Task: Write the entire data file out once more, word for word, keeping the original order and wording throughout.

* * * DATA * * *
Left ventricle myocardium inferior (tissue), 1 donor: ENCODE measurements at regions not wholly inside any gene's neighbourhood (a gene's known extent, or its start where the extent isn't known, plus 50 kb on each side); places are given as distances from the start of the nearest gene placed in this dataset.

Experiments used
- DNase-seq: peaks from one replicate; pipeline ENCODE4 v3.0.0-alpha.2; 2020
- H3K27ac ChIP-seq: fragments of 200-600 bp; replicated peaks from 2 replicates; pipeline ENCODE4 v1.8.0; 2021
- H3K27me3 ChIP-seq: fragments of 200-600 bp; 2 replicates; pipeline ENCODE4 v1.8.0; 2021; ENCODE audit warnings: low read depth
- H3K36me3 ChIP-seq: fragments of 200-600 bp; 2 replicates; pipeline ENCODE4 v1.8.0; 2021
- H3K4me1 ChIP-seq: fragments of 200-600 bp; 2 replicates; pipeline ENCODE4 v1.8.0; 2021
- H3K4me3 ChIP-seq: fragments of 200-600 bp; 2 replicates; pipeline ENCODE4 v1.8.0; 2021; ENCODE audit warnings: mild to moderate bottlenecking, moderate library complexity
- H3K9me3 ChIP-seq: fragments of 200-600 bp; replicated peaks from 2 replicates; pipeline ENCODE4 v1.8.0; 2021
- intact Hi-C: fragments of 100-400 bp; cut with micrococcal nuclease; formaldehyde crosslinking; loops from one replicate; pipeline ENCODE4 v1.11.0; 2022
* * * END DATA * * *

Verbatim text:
Left ventricle myocardium inferior (tissue), 1 donor: ENCODE measurements at regions not wholly inside any gene's neighbourhood (a gene's known extent, or its start where the extent isn't known, plus 50 kb on each side); places are given as distances from the start of the nearest gene placed in this dataset.

Experiments used
- DNase-seq: peaks from one replicate; pipeline ENCODE4 v3.0.0-alpha.2; 2020
- H3K27ac ChIP-seq: fragments of 200-600 bp; replicated peaks from 2 replicates; pipeline ENCODE4 v1.8.0; 2021
- H3K27me3 ChIP-seq: fragments of 200-600 bp; 2 replicates; pipeline ENCODE4 v1.8.0; 2021; ENCODE audit warnings: low read depth
- H3K36me3 ChIP-seq: fragments of 200-600 bp; 2 replicates; pipeline ENCODE4 v1.8.0; 2021
- H3K4me1 ChIP-seq: fragments of 200-600 bp; 2 replicates; pipeline ENCODE4 v1.8.0; 2021
- H3K4me3 ChIP-seq: fragments of 200-600 bp; 2 replicates; pipeline ENCODE4 v1.8.0; 2021; ENCODE audit warnings: mild to moderate bottlenecking, moderate library complexity
- H3K9me3 ChIP-seq: fragments of 200-600 bp; replicated peaks from 2 replicates; pipeline ENCODE4 v1.8.0; 2021
- intact Hi-C: fragments of 100-400 bp; cut with micrococcal nuclease; formaldehyde crosslinking; loops from one replicate; pipeline ENCODE4 v1.11.0; 2022